The difference between these two terms is that Simplex scanners only scan one side of a page at a time, while Duplex scanners can scan both sides in a single pass. This reduces scanning time, since you don't have to scan each stack of double-sided documents twice, and can always be turned off when scanning single-sided batches to avoid blank pages.This is the rate at which the scanner pulls through and digitizes documents. There are two speed ratings - PPM (Pages Per Minute) and IPM (Images Per Minute). For Simplex scanning, these are equal, so only PPM is used. Duplex scanning pulls through pages at the same rate, but you get two images for every physical page - one for each side of the page - so IPM is used. Although duplex scanning may slightly increase processing time, depending on your computer, this is usually so negligible that the duplex speed is always written as double the simplex speed.This represents the largest page size a scanner can accept. There is a hard limit on the width of a page, since it must physically fit through the scanner, but there is usually also a limit on the length of a page, since the scanner can only buffer so much information before it runs out of memory. Most document scanners come in widths of 8.5", 11", or 12", matching common paper size standards, but they can all scan smaller documents, as well, usually down to 2" square.This represents the thickest paper stock that can safely go through the scanner. Paper thickness is rated in units of weight or fractions of length. Standard page thickness is usually about 20lb., but some scanners are more versatile than others, being able to feed through anything from onion skin to card stock. A few can even feed embossed plastic ID cards.This is how many pages of standard paper thickness can fit into the input tray at any one time. This value is important to know how often you will need to add more documents when scanning large batches, which in turn affects overall scanning time. The rating depends on thickness and is usually rated using 20lb paper stock. The thicker the paper, the fewer sheets will fit in the feeder without jamming.This is a manufacturer estimatated maximum number of pages that a scanner can scan in any one day before it begins wearing out. This is not a hard limit, so it will continue scanning beyond this point, but it is not recommended to exceed it too often. Some scanners give a warning message when the limit is reached, but not all do. Even if the scanner is used to scan fewer pages per day than this limit, it is recommended to clean the scanner of dust and wipe down the rollers with specialized cleaning supplies every time this cycle is cumulatively reached.Although there are still some models that can only recognize bitonal (black & white) information, most modern scanners can scan in color or greyscale as well. In the latter case, you can always choose which of the three modes the scanner scans in.This automatically detects whether the page should be scanned in black & white or in color, based on the contents of the page, even for different pages in the same batch.Some color scanners have the ability to scan in color, greyscale, and bitonal simultaneously, resulting in three different files for each document.This allows the scanner to ignore a particular color, making it invisible in the resulting file. This is used for scanning specially designed forms to increase recognition accuracy.Scanners that have this feature are able to sound a warning when more than one page goes through at a time, preventing some pages from slipping through and not being digitized. Basic multifeed detection is mechanical, with the number of sheets being measured by the distance between two rollers. Ultrasonic multifeed detection is more accurate, using sound waves to check for spaces between multiple sheets as they pass through the scanner.This detects staples before they go through the scanner, preventing possible scratches on the glass or other damage to the scanner. It does not remove the staples, as that is a completely different feature reserved for only the most advanced scanners.Also called "size detection" or "edge detection", this allows the scanner to automatically crop around the edges of the page without the user having to enter the page size manually. This prevents the ugly blank borders or manual cropping during post-processing.This automatically fixes slight tilting or skewing of the page that sometimes happens as it is pulled through the scanner. This makes the resulting scan look neater and improves recognition accuracy when using Optical Character Recognition or Forms Processing software.Also called "Automatic Orientation", this allows the scanner to orient the page right-side up based on the text. It rotates the page in 90° increments, allowing landscape oriented pages to be mixed in with portrait oriented pages and removing the need for manual correction.This automatically removes blank pages from a batch, reducing file size.Some scanners can accept an optional imprinter unit, which is usually sold separately. Imprinters are like small printers that print a single line of sequence characters on pages that go through the scanner, such as for bates stamping. There are two types of imprinters: pre-scan imprinters (also known as just imprinters) that print before the page is scanned, so the characters show up in the scan, and post-scan imprinters (also known as endorsers) that print after the scan, so that the characters do not show up in the scan. There are some software that offer digital imprinting, which achieves the same goal as an imprinter, but without expensive equipment or ink.This is how the scanner communicates with the computer. Most modern scanners use USB 2.0 or 3.0 connections, but there are still some that use Firewire and SCSI, among other methods.This shows which operating systems the scanner is compatible with. Scanner drivers can only be installed on certain operating systems, whether the difference is between Windows vs. MacOS or older versions of these operating systems vs. newer ones.These are the two most common scanner drivers, which allow the scanner to be recognized by scanning software. Different software look for different drivers, but most scanning applications will at least recognize the TWAIN driver. If a scanner does not have either of these, it probably works with a proprietary driver and will only be recognized by the software that it comes bundled with, so you won't be able to scan directly into any software you purchase separately.This shows whether the scanner includes "Virtual Rescan" software, which digitally improves the image quality of the scan, sometimes above and beyond the original document.In addition to the scanner driver, most scanners also come with some combination of software included with your purchase. There is usually a basic scanning software to get your started, but occasionally it includes a simple document management application, OCR software, and image enhancement, among others.Scanners usually come with a limited manufacturer's warranty that covers equipment malfunctions and manufacturer defects. These warranties range from around three months to as much as three years, and they can be extended with service contracts, when available. A good warranty can be worth a higher cost of the scanner, because it will cover all parts, repairs, and occasionally even maintenance that would otherwise cost additional money and hassle. A longer warranty is also representative of the amount of faith a manufacturer has in the scanner's reliability. Once your warranty expires, it is recommended to extend it with a service contract as soon as possible, because a scanner that breaks out of warranty cannot be placed back under warranty until it is fully repaired by an authorized technician at the owner's expense.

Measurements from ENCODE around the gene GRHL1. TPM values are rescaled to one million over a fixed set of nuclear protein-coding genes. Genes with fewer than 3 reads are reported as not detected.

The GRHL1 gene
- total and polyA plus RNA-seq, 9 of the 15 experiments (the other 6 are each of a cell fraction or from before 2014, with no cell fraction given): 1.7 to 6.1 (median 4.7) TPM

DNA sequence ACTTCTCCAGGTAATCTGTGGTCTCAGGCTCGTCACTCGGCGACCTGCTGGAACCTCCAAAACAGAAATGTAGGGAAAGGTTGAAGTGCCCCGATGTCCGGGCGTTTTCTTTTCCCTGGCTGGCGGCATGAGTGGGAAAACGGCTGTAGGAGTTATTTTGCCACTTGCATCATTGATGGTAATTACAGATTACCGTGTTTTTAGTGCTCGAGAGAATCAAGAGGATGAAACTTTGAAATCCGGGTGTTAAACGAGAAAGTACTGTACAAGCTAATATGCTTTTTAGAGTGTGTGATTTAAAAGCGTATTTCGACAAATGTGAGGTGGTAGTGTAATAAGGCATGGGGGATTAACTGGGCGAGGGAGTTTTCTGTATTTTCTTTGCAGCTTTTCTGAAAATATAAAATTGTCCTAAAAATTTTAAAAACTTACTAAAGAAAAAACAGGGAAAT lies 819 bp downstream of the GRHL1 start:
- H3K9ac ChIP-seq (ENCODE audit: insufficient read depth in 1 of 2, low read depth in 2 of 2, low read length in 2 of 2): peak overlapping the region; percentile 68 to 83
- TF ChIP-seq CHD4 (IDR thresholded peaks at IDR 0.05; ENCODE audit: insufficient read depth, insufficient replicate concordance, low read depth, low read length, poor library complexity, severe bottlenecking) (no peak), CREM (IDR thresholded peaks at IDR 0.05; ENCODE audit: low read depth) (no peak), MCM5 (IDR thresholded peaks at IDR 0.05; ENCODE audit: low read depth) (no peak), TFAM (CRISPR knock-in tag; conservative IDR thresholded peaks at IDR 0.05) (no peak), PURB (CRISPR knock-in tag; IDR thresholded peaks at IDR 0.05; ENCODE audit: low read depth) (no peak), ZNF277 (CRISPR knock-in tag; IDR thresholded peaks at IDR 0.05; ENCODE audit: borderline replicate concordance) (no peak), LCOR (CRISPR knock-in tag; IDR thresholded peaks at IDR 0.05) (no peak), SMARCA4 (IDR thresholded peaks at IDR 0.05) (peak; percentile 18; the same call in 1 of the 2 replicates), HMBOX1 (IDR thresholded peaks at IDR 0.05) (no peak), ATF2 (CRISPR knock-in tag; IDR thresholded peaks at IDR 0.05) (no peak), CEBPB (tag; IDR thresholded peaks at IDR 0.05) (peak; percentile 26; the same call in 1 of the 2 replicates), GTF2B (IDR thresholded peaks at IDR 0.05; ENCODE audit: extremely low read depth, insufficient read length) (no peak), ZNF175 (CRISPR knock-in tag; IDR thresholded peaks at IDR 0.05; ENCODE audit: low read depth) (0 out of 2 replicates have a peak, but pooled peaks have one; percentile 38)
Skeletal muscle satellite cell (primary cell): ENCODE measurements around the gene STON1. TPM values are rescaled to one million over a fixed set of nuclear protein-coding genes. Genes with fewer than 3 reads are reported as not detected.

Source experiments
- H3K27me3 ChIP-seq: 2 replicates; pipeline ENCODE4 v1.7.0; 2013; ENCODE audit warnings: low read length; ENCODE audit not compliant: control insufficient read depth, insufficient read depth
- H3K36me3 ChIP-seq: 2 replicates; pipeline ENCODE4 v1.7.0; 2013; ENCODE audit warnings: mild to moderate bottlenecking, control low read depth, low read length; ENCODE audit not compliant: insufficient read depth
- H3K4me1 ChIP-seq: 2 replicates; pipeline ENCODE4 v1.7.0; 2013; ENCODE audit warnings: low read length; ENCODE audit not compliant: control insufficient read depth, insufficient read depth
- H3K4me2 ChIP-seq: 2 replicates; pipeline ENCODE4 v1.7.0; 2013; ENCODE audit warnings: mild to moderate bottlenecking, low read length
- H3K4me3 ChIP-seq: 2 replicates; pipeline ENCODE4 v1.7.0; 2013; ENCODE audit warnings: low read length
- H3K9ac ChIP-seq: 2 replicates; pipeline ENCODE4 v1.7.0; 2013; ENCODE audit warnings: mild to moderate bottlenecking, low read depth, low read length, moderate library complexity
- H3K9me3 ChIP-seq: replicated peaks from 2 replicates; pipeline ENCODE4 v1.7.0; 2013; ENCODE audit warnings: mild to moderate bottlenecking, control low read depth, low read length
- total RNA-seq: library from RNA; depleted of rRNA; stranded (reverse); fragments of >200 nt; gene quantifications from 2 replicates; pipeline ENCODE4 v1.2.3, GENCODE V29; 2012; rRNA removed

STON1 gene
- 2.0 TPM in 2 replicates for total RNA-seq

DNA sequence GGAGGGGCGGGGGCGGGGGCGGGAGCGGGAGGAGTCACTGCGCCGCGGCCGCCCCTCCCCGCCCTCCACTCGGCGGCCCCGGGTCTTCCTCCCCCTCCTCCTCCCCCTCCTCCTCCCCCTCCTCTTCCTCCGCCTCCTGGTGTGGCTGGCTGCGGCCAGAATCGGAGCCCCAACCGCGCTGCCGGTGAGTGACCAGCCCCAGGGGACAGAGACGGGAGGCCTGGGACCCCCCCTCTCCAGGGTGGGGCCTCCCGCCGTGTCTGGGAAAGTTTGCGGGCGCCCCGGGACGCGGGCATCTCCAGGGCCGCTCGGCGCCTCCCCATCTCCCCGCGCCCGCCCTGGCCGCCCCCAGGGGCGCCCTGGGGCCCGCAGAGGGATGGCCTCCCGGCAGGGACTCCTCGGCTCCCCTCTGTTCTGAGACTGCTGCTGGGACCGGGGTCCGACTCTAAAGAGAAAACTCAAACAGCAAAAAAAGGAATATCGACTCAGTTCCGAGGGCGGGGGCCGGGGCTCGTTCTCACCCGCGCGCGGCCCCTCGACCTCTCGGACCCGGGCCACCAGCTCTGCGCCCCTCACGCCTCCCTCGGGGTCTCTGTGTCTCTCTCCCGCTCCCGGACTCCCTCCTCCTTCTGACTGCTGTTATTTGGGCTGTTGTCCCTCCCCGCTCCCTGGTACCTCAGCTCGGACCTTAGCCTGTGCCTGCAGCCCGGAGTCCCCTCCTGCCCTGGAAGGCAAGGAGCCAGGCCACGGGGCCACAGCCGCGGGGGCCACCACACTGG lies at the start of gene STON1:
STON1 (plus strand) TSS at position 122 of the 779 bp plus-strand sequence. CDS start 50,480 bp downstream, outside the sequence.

Choosing a Scanner